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Here's an update on what's sometimes called the digital divide. For years, surveys showed African-Americans and Latinos had fewer computers at home than white people did. That might still be true, but something else seems to be happening with cell phones. Blacks and English-speaking Latinos are more likely to use cell phone features like text messaging, emails and music. NPR's Felix Contreras reports on the reasons why.

FELIX CONTRERAS: You want to know who's using fancy phones? Check out these three teenagers pausing at a crosswalk in a busy pedestrian mall.

Can I ask you want you're doing right now?

Ms. JASMINE MILLER: I am texting.

CONTRERAS: And who are you texting?

Ms. MILLER: This guy.

CONTRERAS: Jasmine Miller and her friends Alexis and Jamila White are on the way home after an evening out in a Washington, D.C. suburb. Miller is a 16-year-old African-American. Sisters Alexis and Jamila are 16 and 13, and are Panamanian. They represent one of the four main reasons why blacks and Latinos rank so high as users: networking - meaning they text, and now they've pulled their parents in. Sisters Alexis and Jamila.

Ms. ALEXIS WHITE: I mean, they text to us to, like, tell us, while they're working, like, what we're going to do after school.

Ms. JAMILA WHITE: Well, my dad thinks it's cool.

CONTRERAS: Yeah?

Ms. JAMILA WHITE: Yeah. He's just learned all this new technology.

CONTRERAS: That cross-generational exchange is typical of how the use of technology catches on, then spreads among just about all ethnic groups. It just happens more among blacks and Hispanics.

Both the Pew Center and the Nielsen Company show blacks and Hispanics are using their phones more robustly than whites. You can see the numbers from the Pew report on our Web site.

Nielsen's numbers say Hispanics pay about $10 more per month on their cell phone bills than the average because of the increased services.

Unidentified Woman: (Spanish spoken)

CONTRERAS: In a cell phone store just off the pedestrian mall, sales rep Gustavo Rojas is selling a Spanish-speaking couple an upgrade on their cell phone service. The customers don't have a computer at home, so they're adding texting and an Internet connection.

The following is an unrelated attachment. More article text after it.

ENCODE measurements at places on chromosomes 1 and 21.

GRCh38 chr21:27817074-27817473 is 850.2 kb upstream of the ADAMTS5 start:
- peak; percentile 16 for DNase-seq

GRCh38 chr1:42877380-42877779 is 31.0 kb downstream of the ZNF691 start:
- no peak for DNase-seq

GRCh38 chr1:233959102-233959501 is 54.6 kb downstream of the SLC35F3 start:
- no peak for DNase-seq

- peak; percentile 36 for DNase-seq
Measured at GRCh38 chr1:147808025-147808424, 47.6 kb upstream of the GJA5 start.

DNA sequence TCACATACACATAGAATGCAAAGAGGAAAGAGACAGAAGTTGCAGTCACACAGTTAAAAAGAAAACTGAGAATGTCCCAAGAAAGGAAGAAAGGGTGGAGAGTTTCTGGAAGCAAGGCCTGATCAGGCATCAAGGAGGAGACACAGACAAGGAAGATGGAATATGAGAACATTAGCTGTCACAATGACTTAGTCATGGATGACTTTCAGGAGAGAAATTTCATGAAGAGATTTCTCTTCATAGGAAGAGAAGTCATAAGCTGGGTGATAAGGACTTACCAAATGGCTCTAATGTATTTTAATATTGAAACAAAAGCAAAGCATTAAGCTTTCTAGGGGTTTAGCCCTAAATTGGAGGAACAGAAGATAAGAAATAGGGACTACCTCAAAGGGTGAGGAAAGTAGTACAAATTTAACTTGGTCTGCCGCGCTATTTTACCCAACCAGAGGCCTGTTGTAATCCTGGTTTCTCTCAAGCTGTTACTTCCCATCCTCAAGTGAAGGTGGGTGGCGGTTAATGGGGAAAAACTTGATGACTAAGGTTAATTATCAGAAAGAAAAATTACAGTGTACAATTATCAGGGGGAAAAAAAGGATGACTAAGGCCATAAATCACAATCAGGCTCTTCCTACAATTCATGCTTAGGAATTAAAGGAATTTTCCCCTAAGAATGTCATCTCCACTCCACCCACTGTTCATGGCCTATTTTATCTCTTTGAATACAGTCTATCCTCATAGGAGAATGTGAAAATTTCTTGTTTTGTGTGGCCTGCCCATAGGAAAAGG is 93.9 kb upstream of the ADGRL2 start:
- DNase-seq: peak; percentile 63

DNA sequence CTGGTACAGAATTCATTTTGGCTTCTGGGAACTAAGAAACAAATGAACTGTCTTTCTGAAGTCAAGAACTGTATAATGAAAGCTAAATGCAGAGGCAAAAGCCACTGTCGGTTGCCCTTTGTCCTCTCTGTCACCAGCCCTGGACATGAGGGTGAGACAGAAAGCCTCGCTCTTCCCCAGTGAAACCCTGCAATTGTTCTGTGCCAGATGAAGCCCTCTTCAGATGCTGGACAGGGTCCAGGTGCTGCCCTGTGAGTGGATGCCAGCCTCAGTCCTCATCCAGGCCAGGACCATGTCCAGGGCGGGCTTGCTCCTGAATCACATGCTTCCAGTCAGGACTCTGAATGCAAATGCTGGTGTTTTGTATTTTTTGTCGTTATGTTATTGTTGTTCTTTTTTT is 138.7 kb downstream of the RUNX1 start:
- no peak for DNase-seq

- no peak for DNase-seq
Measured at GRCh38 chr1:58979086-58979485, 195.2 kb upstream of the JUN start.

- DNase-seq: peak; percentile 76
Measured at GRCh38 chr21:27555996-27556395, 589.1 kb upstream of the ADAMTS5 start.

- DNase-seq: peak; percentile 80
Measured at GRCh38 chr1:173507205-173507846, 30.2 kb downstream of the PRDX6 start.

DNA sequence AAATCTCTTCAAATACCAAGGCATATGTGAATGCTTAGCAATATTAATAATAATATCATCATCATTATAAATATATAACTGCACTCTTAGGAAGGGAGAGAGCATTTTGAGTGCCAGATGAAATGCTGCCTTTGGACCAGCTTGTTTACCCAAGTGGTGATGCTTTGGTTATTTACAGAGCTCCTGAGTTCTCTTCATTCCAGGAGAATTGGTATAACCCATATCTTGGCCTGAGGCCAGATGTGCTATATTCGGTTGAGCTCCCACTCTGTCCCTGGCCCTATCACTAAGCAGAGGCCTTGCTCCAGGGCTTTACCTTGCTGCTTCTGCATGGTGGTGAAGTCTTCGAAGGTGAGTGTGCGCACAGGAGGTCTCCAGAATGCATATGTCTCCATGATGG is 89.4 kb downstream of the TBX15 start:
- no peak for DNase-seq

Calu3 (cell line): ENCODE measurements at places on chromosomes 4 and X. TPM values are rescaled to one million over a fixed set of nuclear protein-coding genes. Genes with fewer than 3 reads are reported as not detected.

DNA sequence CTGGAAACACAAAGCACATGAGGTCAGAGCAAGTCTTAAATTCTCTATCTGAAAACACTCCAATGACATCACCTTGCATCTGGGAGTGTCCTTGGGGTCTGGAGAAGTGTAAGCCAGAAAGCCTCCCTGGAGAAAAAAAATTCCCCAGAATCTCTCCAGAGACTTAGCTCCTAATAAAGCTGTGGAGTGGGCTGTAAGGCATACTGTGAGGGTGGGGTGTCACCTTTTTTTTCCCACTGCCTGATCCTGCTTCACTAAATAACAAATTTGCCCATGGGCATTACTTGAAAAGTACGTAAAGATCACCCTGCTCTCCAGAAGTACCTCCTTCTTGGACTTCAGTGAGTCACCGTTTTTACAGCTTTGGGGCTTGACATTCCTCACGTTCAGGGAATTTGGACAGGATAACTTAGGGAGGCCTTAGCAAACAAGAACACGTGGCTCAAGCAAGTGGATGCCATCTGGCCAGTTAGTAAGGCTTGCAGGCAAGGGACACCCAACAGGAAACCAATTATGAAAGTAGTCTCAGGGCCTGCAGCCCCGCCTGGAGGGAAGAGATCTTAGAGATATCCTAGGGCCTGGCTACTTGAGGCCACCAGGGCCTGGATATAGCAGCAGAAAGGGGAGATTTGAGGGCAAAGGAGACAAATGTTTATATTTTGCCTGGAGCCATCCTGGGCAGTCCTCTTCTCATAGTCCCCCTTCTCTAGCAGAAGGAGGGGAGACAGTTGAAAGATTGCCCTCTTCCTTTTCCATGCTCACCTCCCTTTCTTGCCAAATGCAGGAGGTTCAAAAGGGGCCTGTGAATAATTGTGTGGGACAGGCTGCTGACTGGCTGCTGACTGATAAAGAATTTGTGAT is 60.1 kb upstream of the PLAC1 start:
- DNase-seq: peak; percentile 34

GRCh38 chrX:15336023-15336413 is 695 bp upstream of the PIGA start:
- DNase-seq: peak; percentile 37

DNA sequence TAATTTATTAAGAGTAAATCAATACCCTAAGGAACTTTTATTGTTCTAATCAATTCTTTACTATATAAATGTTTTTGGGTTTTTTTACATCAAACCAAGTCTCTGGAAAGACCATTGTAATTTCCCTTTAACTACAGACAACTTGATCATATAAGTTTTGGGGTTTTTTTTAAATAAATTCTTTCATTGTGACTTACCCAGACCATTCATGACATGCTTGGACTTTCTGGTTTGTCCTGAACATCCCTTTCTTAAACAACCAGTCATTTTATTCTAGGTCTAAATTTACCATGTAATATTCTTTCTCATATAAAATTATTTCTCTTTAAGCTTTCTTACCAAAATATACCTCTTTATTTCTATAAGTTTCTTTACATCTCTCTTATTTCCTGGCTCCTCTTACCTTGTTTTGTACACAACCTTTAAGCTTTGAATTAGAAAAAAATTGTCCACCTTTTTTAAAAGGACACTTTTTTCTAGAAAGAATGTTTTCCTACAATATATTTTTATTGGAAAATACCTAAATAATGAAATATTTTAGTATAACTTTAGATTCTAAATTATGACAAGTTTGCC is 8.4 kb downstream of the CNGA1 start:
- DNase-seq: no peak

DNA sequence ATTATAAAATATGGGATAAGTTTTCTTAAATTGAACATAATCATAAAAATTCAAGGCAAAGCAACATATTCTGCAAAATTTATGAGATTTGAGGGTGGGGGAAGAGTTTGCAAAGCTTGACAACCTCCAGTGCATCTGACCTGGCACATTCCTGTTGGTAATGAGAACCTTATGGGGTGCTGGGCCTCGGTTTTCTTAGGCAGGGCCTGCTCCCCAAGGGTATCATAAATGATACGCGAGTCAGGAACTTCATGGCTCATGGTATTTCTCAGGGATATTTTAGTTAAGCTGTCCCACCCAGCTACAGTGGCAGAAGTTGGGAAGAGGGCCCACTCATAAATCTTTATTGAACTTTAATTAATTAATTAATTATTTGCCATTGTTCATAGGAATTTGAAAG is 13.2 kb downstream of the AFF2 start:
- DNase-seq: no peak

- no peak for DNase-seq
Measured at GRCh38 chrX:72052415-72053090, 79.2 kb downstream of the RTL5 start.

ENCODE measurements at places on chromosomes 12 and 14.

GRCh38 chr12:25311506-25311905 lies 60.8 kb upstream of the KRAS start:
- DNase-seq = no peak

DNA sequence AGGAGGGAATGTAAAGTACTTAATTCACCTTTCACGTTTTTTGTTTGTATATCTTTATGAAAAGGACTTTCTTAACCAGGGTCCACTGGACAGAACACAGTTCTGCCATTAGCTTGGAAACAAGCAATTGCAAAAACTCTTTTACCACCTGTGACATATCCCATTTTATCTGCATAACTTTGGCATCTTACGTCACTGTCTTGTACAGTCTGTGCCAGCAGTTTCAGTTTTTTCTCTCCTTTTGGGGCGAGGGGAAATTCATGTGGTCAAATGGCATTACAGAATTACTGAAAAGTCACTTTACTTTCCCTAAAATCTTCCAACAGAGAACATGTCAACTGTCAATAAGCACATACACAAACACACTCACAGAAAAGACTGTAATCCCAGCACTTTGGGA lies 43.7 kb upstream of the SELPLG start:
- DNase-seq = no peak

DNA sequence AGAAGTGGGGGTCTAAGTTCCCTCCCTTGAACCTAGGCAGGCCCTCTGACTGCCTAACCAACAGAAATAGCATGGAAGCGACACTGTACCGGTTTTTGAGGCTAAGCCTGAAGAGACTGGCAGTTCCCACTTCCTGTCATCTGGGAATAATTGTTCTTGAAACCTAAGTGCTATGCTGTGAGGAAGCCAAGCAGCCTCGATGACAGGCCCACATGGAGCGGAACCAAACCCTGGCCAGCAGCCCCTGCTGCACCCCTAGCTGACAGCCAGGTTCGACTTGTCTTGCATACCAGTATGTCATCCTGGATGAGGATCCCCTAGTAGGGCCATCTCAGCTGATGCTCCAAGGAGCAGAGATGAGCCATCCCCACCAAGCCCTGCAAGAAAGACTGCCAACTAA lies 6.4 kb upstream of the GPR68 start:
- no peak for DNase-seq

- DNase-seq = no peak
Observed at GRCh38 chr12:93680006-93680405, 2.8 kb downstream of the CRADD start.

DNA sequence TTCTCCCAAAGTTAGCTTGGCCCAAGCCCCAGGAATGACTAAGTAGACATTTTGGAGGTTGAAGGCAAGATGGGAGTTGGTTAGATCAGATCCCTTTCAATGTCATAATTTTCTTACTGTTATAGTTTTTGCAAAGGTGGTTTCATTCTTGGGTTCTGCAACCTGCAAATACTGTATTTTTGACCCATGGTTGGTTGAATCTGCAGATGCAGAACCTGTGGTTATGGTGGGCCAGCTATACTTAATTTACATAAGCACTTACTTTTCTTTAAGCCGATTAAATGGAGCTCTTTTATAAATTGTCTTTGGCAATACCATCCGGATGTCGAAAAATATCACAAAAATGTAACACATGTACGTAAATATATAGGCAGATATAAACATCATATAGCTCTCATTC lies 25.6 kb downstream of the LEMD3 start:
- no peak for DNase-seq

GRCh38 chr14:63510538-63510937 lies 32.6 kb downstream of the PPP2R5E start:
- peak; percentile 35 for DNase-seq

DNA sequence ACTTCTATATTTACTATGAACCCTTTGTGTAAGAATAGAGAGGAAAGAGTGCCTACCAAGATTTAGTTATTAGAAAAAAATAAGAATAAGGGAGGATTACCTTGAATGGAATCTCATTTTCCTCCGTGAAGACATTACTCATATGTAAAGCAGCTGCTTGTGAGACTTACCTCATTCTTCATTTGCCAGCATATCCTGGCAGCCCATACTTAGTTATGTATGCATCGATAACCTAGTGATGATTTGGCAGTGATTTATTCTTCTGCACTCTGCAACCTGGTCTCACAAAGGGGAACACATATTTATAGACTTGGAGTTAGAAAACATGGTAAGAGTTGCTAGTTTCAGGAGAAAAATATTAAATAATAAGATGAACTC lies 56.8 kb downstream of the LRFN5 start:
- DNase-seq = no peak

Their purchase represents reason number two: A mobile upgrade is cheaper than paying for home broadband and a computer. Rojas says he has seen advanced use increase among his customers.

Mr. GUSTAVO ROJAS (Cell Phone Sales Representative): People are so sophisticated now that, you know, in their countries, they may not have been so tech-savvy, but here they come and they use a service and they know how to chat better than I do, you know. They come and show me things rather than me showing them things, sometimes.

CONTRERAS: Just down the street from the store, Ornelio Perez is waiting for a bus after a day at his landscaping job. He's 46, from Guatemala, and represents another of the four reasons for the increased use: convenience.

Mr. ORNELIO PEREZ (Landscaper): (Spanish spoken)

CONTRERAS: He says sometimes his family in Guatemala leaves him a text message, or he sends one to them. For them, it's easier to stay in contact across borders and time zones with texting or using cell phones.

Unidentified Man #1: You cool with that, right?

Unidentified Man #2: Mm-hmm.

Unidentified Man #1: You cool with what you've got?

CONTRERAS: Not too far from the suburban mall in a Washington, D.C., high school, we find a group that represents the fourth reason for increased usage: youth. Latinos and blacks skew much younger than whites, so many of them become young, early adopters. Senior Lawan Johnson says she uses a phone because of the cost and convenience.

Ms. LAWAN JOHNSON (High School Student): I decided I wanted a phone more than a laptop. Like, you have to worry about Wi-Fi and all this stuff, and you're not really always going to be able to take your laptop anywhere you go. So a phone is more convenient.

CONTRERAS: And while I'm interviewing Johnson, classmate Robert Charmer, who's sitting right next to her, gets a text message from her.

Who's texting you?

(Soundbite of laughter)

Mr. ROBERT CHARMER (High School Student): She just texted me.

CONTRERAS: She did?

Mr. CHARMER: Yes.

(Soundbite of laughter)

CONTRERAS: She's sitting right next to you.

Mr. CHARMER: See, talking and texting is just that easy.

CONTRERAS: Just a few years ago, these mischievous teens may have been on the losing side of the so-called digital divide. But with their sophisticated uses of hand-held devices, blacks and Latinos may be looking across that gap from the other side.

Felix Contreras, NPR News.

(Soundbite of music)

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